Tuesday, 22 November 2011

PPF interest rate increase. Ponzi Alert! Like Social Security? (Part III)

The Public Provident Fund Scheme, or PPF is arguably the most popular savings scheme currently available for small investors in India.  Literally millions of Indians, participate in this government backed scheme with the full confidence that their money is safe, and will grow over the years.  There are several detailed articles that you can find on the web, describing the benefits of the scheme, how to invest in it, and the rules and fine print for deposits and withdrawals.  You will also find every financial planner, first checking if you have a PPF account, and if not, encouraging you to open one, not just for yourself, but also for your spouse and minor children.  It is almost automatic today, for every earning adult (and in fact their minor children as well) to have a PPF account with money being stashed away dutifully every year, just like our parents did before us. 

The PPF scheme is undeniably very attractive, which is what makes it so popular for millions of small investors in India.  The government has positioned it as a must-have part of every investors portfolio, and most financial planners will tell you the same thing.  Heck, even I have a PPF account and diligently put away the maximum limit in it every year.  Let's go through some basics of the PPF scheme.

For starters, the money you invest in the PPF scheme, is pre-tax.  This is some-what similar to the 401K in the US, and by investing your pre-tax money you actually save on tax, since the money invested is deducted from your gross income.  The government sets a limit of Rs70,000 per year for investment of pre-tax rupees into the scheme (again similar to the US 401K which has an upper limit for yearly investment).  Next, any investment growth in the PPF scheme is completely tax free.  This is a huge benefit, since your money can continue to grow for the 15 year tenure undisturbed by taxation, which usually takes a huge chunk out of your investments outside of the PPF scheme.  Again, this is similar to the 401K scheme in the US.  Finally, once the 15 year term completes, you can withdraw your money completely tax free!  This EEE treatment of the scheme is unmatched in the world!  The 401K in the US is EET, with the final withdrawals from the 401K taxed at the prevailing income tax rate at that time.  However in the PPF scheme in India, even withdrawals are not taxed, making it unique and extremely attractive to investors.  This is a tremendous gift form the government of India to the people, since in effect, it means that the money invested in PPF is never taxed!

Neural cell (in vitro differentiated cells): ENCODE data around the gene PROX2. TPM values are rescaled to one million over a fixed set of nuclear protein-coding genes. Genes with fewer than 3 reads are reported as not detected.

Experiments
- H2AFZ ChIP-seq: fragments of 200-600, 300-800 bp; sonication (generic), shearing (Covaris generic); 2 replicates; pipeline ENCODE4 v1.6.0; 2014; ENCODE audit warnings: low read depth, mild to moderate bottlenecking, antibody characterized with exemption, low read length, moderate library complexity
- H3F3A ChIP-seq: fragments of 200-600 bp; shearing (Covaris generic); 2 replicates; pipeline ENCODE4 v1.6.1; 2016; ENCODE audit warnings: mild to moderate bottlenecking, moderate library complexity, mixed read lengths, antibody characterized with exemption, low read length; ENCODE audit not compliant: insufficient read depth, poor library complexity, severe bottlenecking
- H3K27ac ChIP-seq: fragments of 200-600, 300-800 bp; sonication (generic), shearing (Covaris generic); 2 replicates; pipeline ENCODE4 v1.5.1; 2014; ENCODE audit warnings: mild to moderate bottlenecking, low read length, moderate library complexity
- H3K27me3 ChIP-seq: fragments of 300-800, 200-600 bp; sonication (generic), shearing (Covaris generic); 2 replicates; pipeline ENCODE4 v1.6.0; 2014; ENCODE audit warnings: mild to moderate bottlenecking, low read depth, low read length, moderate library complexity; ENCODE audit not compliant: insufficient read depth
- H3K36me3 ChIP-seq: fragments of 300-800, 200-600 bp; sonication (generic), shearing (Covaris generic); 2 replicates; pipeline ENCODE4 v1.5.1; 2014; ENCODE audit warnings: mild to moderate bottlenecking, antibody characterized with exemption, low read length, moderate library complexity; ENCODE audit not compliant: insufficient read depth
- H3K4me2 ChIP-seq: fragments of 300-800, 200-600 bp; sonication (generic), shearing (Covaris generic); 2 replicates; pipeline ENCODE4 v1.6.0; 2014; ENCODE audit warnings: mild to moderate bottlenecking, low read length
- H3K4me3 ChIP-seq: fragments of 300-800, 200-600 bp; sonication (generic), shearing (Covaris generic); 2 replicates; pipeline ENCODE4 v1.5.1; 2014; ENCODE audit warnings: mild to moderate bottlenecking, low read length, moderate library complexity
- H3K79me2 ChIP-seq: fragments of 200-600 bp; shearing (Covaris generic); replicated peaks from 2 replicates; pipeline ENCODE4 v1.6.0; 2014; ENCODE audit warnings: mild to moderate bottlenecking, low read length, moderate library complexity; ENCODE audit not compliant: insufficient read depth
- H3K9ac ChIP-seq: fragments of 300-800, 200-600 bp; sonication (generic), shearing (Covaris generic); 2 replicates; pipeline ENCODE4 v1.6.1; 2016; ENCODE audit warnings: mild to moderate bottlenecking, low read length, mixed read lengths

Finally the returns from your investment in the PPF scheme, are also decided by the government.  The PPF is a defined benefit scheme, in the sense that the government unilaterally announces the rate of return in the PPF account.  The PPF scheme is fairly opaque, with no clarity on how the government expects to make the rate of return that it promises.  Typically the PPF interest rate has been above prevailing market determined interest rates.  The table below shows the PPF rates since the inception of the scheme. 

Notice from the table that over the years, the government has promised and delivered a rate of interest that is much higher than the prevailing market rate at that time.  Every time the market rates have gone up, the government has been forced to increase rates in the PPF scheme, to keep money flowing into the scheme.  Again this year, as the RBI has increased interest rates to keep inflation in check, the collections into the PPF scheme have dropped significantly.  The government depends on having a strong cash flow every year into the PPF scheme, and it had to increase the interest rates for this year to keep the scheme viable.  The government from this year, has pegged the PPF interest rate to the 10year G-sec yield with a margin of 0.25%.  So if the G-sec yield is 10% for a given year, the PPF interest rate will be 10.25%  Notice again, the artificially inflated interest rate for PPF, to keep the scheme attractive to small investors.  Do you see a pattern here?

No comments:

Post a Comment